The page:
"This was not your average Ponzi scheme," said José M. Martínez, Special Agent in Charge, IRS-Criminal Investigation. "The fraud involved hundreds of millions of dollars and more than 100 victims including individuals, corporate entities and financial institutions. The defendant conned investors through the use of false documents, inflated tax returns, and convincing lies. IRS-CI will continue to work closely with our law enforcement partners to aggressively pursue fraud schemes such as these."

"The Federal Deposit Insurance Corporation (FDIC) Office of Inspector General (OIG) is pleased to have joined the Department of Justice and our law enforcement colleagues in conducting this investigation," stated FDIC OIG Special Agent in Charge Wade V. Walters. "We are especially concerned when individuals like Mr. Wannakuwatte defraud our nation's financial institutions. We are firmly committed to joint efforts such as this one in the interest of ensuring integrity in individual institutions and the financial system as a whole."

Wannakuwatte used a variety of false and fraudulent means to back up his claims of financial success. For example, Wannakuwatte regularly provided investors with inflated financial statements that supported his claims that he had more than $100 million in sales with the VA. He also regularly provided victims with false corporate ledgers from IMG and Relyaid. Some ledgers falsely showed tens of millions of dollars in accounts receivable from the VA. Other ledgers falsely showed tens of millions of dollars in glove inventory.

Wannakuwatte also provided his victims with personal and corporate tax returns. Wannakuwatte actually reported and paid taxes on returns that falsely overstated his annual personal income and the annual gross receipts and sales for IMG. He used these returns to establish his financial credibility with financial institutions and individual investors.

On at least two occasions, Wannakuwatte set up fake conference calls between himself, a victim, and a person whom he directed to act as a VA representative. The conference calls were to convince victims of the value of the VA contracts and the relationship Wannakuwatte claimed to have with the VA.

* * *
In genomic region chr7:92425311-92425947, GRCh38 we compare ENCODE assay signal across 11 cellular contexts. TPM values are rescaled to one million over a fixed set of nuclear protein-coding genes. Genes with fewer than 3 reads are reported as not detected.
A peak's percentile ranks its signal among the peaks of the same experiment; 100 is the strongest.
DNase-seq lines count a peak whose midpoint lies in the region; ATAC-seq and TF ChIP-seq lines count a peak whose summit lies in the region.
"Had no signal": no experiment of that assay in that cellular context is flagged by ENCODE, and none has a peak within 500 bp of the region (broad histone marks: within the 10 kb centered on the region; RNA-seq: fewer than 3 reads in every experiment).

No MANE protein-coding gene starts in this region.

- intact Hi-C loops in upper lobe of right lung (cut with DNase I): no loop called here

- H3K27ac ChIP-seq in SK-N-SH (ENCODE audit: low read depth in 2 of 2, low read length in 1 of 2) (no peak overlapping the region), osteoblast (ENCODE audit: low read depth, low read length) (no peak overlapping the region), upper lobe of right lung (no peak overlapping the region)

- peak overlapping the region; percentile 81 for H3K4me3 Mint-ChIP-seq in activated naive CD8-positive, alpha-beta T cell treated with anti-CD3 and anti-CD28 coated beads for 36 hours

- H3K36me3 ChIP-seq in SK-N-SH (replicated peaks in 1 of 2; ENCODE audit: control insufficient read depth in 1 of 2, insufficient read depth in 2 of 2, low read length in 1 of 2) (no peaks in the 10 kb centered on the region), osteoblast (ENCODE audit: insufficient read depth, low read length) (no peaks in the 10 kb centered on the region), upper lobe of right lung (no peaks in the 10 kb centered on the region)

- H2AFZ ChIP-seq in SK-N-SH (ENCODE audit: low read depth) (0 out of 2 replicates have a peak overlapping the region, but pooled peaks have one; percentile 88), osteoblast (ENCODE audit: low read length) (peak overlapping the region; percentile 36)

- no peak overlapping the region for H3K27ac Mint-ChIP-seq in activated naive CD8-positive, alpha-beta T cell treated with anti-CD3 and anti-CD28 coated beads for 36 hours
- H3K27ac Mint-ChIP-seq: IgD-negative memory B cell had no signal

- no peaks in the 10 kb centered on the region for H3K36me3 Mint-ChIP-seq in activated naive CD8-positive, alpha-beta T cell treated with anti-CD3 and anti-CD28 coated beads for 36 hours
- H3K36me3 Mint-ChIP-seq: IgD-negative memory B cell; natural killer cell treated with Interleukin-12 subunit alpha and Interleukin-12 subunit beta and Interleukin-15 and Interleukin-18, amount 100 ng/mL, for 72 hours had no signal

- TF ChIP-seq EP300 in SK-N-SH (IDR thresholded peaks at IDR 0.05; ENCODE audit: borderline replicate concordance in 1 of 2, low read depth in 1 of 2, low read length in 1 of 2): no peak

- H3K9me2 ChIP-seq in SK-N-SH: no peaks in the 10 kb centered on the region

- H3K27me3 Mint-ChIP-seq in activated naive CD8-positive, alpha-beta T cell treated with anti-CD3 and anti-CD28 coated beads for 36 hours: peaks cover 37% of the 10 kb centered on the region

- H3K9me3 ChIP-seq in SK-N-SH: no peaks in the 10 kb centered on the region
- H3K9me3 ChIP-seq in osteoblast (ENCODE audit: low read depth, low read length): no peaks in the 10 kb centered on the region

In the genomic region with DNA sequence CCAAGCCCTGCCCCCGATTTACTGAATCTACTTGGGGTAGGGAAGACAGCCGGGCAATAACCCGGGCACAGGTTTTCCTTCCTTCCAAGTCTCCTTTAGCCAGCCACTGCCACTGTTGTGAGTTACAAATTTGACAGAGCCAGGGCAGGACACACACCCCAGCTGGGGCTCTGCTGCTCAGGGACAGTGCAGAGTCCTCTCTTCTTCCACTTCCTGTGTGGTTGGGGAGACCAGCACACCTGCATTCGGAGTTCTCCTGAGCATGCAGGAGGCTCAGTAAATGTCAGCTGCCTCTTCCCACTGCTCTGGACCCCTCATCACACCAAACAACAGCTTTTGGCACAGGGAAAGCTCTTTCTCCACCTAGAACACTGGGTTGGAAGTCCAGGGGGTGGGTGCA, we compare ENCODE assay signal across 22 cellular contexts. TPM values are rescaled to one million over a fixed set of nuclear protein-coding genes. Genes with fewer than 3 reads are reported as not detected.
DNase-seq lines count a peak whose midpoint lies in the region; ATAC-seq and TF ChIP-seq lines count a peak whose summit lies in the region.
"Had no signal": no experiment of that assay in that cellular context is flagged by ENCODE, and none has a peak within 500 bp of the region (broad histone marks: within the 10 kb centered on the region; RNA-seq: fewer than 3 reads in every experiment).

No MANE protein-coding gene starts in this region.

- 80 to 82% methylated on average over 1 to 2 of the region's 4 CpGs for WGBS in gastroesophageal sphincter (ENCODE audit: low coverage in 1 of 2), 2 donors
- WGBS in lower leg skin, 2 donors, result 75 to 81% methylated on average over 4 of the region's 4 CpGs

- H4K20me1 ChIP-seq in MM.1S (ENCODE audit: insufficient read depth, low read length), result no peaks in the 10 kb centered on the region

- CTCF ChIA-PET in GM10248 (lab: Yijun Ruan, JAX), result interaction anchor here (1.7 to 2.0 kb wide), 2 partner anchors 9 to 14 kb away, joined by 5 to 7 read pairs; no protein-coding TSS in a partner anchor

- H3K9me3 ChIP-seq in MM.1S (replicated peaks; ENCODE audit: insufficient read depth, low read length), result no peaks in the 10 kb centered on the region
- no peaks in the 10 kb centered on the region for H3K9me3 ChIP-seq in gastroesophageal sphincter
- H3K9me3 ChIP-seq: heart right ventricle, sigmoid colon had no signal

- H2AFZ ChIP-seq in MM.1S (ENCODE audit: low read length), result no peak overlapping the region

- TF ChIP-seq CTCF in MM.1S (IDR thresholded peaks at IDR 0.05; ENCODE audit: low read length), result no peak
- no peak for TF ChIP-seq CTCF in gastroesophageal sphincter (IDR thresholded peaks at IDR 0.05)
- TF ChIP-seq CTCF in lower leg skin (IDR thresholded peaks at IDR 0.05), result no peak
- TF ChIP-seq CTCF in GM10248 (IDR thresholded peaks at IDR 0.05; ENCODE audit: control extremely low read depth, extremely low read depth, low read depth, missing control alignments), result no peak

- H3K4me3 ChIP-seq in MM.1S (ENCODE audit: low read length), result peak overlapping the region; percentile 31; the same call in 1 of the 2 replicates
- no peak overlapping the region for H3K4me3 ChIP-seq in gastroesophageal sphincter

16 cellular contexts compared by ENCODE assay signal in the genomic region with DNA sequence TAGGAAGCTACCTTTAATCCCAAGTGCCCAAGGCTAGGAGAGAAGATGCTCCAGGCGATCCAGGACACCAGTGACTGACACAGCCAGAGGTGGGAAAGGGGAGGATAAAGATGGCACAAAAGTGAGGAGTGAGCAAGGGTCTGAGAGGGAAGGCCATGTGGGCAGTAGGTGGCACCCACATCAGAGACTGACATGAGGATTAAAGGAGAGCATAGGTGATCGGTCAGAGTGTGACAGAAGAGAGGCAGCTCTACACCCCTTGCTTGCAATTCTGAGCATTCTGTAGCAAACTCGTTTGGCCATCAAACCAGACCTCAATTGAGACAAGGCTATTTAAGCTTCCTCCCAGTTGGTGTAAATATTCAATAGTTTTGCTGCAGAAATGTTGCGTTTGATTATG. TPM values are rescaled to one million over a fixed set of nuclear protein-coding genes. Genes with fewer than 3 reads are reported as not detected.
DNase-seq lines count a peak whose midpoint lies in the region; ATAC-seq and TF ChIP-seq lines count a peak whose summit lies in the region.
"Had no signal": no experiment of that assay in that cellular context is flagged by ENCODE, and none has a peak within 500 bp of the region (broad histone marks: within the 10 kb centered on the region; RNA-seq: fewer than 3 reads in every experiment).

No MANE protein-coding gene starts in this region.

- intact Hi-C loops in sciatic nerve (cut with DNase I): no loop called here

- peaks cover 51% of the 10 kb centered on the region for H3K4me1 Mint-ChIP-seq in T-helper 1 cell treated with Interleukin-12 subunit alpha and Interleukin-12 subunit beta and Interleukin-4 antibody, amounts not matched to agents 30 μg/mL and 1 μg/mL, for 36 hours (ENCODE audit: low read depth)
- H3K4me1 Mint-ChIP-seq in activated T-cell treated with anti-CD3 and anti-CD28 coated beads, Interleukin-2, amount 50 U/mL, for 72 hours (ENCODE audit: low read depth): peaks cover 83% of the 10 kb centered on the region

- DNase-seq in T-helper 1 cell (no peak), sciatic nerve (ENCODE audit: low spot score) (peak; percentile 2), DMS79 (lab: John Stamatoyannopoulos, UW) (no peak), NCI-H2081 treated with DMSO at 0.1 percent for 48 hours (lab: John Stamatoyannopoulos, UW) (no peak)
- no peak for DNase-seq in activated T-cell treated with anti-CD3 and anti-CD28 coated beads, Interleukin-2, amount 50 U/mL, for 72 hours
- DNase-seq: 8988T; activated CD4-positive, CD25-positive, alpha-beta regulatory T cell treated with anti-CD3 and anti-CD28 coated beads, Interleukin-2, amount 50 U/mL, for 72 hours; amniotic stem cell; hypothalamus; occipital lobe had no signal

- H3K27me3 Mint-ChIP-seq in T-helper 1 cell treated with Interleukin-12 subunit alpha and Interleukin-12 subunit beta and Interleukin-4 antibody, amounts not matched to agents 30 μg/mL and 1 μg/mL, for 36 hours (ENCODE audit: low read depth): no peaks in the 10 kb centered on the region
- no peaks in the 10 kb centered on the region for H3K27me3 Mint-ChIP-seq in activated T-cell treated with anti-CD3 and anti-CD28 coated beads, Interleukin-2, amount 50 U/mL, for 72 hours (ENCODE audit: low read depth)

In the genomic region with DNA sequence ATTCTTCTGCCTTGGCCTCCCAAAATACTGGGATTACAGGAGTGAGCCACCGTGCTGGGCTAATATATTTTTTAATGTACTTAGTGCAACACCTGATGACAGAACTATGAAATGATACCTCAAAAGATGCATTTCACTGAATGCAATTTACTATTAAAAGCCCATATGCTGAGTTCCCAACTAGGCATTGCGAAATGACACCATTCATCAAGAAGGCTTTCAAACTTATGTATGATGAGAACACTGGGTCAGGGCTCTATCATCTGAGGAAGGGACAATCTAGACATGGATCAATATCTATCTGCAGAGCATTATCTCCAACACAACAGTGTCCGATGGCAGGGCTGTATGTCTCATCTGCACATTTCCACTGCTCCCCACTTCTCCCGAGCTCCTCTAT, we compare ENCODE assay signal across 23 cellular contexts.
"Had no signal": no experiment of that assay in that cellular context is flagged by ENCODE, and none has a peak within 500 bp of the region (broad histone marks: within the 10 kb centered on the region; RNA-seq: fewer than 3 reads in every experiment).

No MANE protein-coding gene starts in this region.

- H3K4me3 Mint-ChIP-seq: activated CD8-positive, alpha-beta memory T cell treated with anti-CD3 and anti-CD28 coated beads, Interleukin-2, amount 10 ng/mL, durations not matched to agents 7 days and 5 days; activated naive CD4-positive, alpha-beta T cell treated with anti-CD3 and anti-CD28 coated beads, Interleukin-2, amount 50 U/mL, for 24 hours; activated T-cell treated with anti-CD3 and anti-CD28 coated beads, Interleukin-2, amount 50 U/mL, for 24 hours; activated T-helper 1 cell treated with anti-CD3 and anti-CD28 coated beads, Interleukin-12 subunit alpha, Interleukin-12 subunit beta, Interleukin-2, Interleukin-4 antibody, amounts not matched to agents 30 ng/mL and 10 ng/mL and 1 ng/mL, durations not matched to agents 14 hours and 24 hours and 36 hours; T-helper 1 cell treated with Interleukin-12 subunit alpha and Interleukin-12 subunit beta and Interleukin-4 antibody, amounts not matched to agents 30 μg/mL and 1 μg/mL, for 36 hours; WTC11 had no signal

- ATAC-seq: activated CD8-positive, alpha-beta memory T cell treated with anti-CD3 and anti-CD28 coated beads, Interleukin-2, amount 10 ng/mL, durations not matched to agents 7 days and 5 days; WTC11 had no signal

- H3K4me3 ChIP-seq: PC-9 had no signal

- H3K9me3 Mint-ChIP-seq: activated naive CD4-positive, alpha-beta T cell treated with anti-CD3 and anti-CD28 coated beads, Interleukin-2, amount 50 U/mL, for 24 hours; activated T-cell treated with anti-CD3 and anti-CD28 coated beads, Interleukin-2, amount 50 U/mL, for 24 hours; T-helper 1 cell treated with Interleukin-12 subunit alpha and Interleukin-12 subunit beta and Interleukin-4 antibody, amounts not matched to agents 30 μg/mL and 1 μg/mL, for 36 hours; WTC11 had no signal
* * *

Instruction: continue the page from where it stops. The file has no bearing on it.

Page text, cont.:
Wannakuwatte's plea agreement contains multiple provisions designed to return as much investor money as possible. He must disclose the existence of any assets or property that he obtained as the result of his scheme, and forfeit his interest in 16 properties, four vehicles, multiple bank accounts, insurance policies, business interests, and any tax refunds to which he may be entitled. Wannakuwatte's properties are in Hawaii, Oregon, and in the counties of Sacramento, Yolo, and Yuba. They include his residence, vacation homes, and commercial properties. In addition, Wannakuwatte agreed to file for personal bankruptcy, and to file bankruptcy petitions on behalf of any business in which he may have an interest. These filings must be done by the end of May 2014 and should give creditor victims a forum to pursue claims against him.

This case is the product of an investigation by the Federal Bureau of Investigation, the Internal Revenue Service, Criminal Investigation, and the Federal Deposit Insurance Corporation, Office of Inspector General, Office of Investigations. Assistant United States Attorneys Michael Beckwith and Kevin Khasigian are prosecuting the case.

Wannakuwatte is scheduled to be sentenced by Judge Nunley on July 24, 2014. The plea agreement is subject to the approval of Judge Nunley. If the agreement is accepted, Wannakuwatte's actual sentence will be determined at the discretion of the court after consideration of any applicable statutory sentencing factors and the Federal Sentencing Guidelines, which take into account a number of variables.

This content has been reproduced from its original source.